Even ‘Sham’ Secessions Have Real Voters

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On Sunday, March 16, as the world watched in anxious anticipation, the Autonomous Republic of Crimea held a referendum on its future. There were two simple options to choose from: to join the Russian Federation or to adopt the constitution of 1992, which would provide for even greater autonomy. There was no option allowing for a vote in favor of keeping Crimea's current standing within Ukraine.

Most governments around the world, with the notable exceptions of Russia, Syria, and North Korea, called the referendum illegal. It was organized hastily, held under enormous political pressure and de-facto Russian military occupation, and when the results came in -- a reported 96.7 percent of participating voters opted for Crimea to become part of the Russian Federation -- the vote was deemed both "dubious" and a "sham."

Yet on the evening following the vote, enormous celebrations broke out in Lenin Square in downtown Simferopol. On a spacious, brightly lit stage, famous Russian and Crimean dancers, singers, and musicians came out to entertain a jubilant audience of more than 10,000 people, many of whom were waving Russian flags and shouting "Russia! Russia! Russia!" Some people were laughing, while others were crying with joy. "We have finally returned home," many said.

What follows are a series of images from referendum day in Crimea.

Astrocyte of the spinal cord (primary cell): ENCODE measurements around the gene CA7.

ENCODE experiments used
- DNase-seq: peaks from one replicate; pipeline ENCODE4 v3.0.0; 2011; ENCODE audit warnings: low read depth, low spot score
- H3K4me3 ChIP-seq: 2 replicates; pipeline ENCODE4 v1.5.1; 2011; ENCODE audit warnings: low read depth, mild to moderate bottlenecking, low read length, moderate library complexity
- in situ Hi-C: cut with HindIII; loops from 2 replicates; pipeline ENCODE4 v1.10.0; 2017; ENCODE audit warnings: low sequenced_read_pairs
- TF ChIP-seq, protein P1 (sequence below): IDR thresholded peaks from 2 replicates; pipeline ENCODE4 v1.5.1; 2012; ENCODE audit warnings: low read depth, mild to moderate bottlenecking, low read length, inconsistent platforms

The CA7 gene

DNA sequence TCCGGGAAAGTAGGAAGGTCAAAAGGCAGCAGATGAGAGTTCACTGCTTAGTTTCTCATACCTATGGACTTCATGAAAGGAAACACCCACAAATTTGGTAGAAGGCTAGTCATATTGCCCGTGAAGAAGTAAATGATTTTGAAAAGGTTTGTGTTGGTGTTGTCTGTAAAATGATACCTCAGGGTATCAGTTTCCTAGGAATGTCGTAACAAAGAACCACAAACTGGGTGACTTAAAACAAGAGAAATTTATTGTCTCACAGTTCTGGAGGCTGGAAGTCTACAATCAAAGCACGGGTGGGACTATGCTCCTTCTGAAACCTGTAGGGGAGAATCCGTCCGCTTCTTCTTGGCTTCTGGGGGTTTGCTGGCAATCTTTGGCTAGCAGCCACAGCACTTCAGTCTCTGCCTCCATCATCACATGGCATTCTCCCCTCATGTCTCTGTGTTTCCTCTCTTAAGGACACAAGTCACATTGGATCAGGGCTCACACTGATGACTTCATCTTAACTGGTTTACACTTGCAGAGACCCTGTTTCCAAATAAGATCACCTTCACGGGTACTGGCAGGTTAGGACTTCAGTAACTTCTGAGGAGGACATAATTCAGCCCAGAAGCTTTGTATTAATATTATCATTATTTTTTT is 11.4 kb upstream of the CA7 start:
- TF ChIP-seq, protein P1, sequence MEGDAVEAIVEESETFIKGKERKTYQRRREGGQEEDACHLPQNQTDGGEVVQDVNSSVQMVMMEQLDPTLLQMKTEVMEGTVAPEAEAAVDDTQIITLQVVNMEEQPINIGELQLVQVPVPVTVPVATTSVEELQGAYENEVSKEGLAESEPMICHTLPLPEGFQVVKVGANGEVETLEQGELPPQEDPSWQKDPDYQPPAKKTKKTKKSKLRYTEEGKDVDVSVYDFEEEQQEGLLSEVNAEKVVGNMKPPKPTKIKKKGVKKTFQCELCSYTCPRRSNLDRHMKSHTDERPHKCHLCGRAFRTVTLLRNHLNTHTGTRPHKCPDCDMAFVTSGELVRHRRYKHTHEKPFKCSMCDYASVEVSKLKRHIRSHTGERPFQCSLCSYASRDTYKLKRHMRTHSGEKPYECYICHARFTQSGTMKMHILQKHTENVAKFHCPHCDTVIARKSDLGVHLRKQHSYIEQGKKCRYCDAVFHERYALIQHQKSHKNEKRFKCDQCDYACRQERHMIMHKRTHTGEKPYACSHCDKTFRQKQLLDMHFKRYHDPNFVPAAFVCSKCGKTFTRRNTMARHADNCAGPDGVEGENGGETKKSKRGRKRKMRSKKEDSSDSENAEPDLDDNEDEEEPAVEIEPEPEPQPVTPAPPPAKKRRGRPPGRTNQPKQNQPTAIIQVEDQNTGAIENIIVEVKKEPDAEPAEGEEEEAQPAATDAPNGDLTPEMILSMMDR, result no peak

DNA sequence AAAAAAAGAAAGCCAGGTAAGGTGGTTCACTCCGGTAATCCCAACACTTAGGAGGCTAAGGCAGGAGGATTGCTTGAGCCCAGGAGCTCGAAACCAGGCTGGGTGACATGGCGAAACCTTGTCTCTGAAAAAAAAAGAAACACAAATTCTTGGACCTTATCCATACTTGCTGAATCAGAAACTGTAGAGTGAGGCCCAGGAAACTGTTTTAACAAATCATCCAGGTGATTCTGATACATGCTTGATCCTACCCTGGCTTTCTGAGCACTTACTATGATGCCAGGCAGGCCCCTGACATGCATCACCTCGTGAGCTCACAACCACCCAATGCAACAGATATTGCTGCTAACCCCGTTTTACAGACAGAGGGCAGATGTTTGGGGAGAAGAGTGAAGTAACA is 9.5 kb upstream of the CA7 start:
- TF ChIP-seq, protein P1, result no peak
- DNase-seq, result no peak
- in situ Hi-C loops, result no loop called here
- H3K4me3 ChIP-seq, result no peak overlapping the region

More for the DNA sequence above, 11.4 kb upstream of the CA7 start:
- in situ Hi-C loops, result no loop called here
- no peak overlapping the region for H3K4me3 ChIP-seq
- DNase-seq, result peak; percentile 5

Above, a woman votes in a polling station in Simferopol. On the wall behind the polling booth, the flag of the former Soviet Union hangs in the middle, as well as a portrait of Lenin on the left.

This project was funded by the Pulitzer Center on Crisis Reporting. Reporting by Dimiter Kenarov; photography by Boryana Katsarova.

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Pro-Russian Crimeans clap and sing "Russia! Russia! Russia!" at Simferopol's Lenin Square.

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Pro-Russian voters chat while waiting for the results of the referendum at Simferopol's Lenin Square, minutes before the end of the official voting period.

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A Ukrainian policeman waits in a polling station during voting in Simferopol.

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A polling station in the small town of Perevalnoye, the same town where members of the Ukrainian military remained trapped on their base, surrounded by what are believed to be Russian servicemen.

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Commission members explain voting rules to a Crimean citizen in a polling station in Simferopol.

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During the referendum, many people, such as this elderly man in Simferopol, cast their ballots unfolded, in such a way that their choice can be clearly seen. The man above voted for joining Russia.

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This car, with a Russian flag painted on the hood, sat behind a polling station in Simferopol. The care is an old Lada, or a Zhiguli, as the make was known within the Soviet Union. It remains a very popular car in many post-Soviet countries.

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An unidentified military man, believed to be a Russian soldier stands in front of a Ukrainian military base near the village of Perevalnoye, near Simferopol.

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A young voter applies make up in the mirror after voting in Simferopol.

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Pro-Russian supporters await the results of the referendum in Simferopol's Lenin Square.

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A man stands front of a voting booth in a polling station in Simferopol. Behind him is a poster memorializing the glory of the Soviet Army, and a portrait of Lenin.

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